I argue that the quantified self has emerged in the context of the current cultural moment of data-utopia, or the belief that data are superior forms of knowledge, combined with the affordances of contemporary digital technologies that allow individuals to produce large masses of data about themselves.

Another dimension is the participatory features of social media, which encourage people to share their data with others as part of a self-tracking community or competitive endeavour. These discourses and practices intersect with others concerning individualisation (the idea that we are the authors of our own destinies), the neoliberalist privileging of self-responsibility and the importance of attaining knowledge about the self as part of working upon and improving the self.

Self-tracking practices also underline the growing importance individuals are placing upon exerting control over their own data and customising it for their own purposes. Self-trackers are often engaged in the practice of seeking to make meaning out of their data.

The practice is not simply about collecting data, as this suggests, but also attempting to engage with such issues as what should be done with these data, how they should be presented and interpreted and what the implications are for one’s self-identity and future life prospects and success.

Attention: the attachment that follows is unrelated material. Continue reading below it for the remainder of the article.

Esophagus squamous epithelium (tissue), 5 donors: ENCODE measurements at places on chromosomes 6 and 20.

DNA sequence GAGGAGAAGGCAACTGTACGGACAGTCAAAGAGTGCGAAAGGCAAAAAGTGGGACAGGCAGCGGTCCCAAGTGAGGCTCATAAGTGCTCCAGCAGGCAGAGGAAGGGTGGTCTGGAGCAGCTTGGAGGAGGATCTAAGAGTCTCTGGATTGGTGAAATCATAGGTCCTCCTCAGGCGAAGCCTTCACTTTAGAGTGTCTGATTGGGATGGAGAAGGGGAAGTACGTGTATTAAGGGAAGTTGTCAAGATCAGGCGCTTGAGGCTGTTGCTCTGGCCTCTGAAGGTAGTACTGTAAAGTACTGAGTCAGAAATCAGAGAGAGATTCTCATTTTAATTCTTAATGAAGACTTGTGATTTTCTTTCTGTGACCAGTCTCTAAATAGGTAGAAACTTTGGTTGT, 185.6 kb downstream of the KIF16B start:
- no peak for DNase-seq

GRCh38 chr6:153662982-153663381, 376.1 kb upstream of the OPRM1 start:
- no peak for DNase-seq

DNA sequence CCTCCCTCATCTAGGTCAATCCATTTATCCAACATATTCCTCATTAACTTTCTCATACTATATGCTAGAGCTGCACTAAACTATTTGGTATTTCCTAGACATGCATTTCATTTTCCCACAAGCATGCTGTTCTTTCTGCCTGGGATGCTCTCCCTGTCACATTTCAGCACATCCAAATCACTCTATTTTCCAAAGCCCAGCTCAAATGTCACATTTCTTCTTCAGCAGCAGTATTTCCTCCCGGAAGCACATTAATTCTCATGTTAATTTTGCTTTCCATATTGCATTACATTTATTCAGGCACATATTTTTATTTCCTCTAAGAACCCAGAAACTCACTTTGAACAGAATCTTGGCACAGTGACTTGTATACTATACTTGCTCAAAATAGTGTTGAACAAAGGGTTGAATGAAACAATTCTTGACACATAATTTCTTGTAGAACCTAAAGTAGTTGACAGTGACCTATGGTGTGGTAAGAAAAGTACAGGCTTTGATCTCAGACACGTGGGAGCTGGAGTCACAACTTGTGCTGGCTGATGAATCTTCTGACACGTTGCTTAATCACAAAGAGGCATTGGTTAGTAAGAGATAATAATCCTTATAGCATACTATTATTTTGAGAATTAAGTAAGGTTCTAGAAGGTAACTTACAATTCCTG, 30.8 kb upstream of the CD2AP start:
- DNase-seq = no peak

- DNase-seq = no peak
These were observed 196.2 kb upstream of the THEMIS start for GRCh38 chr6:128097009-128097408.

Many people have reported that they feel more in control of their lives by engaging in self-tracking practices, and have successfully lost weight, improved their working habits, physical fitness or sleeping habits and identified the sources of stress in their lives (see the Quantified Self website for many examples).

Also beginning to emerge, however, are accounts by people who have tried self-tracking but have become disenchanted with the practice. They may become bored with engaging in self-tracking, find that these practices distract them from other aspects of their lives, that the technologies do not readily share data with each other or that they dislike the continual focus on the self, obsessiveness and anxieties that these practices encourage. The realities of quantifying the self do not always meet expectations.

Privacy issues are also a major concern as more and more data are collected by self-trackers. The data collected by the developers of digital self-tracking devices and associated platforms are owned by these developers, who may use the data to sell to third parties for commercial reasons. The manufacturers of self-tracking devices are beginning to approach workplaces as a site for encouraging people to use them and compete against each other. There are concerns that people may feel pressured into using them to meet employers’ expectations.

As this suggests, there is much more to investigate about the self-tracking phenomenon.

Medical and public health professionals who are interested in encouraging lay people to quantify themselves need to be aware of their limitations as well as their possibilities.

• Deborah Lupton is Senior Principal Research Fellow (Professor), Department of Sociology and Social Policy, University of Sydney. For more reading, see her recent article, “Understanding the human machine” in IEEE Technology and Society Magazine (Winter 2013).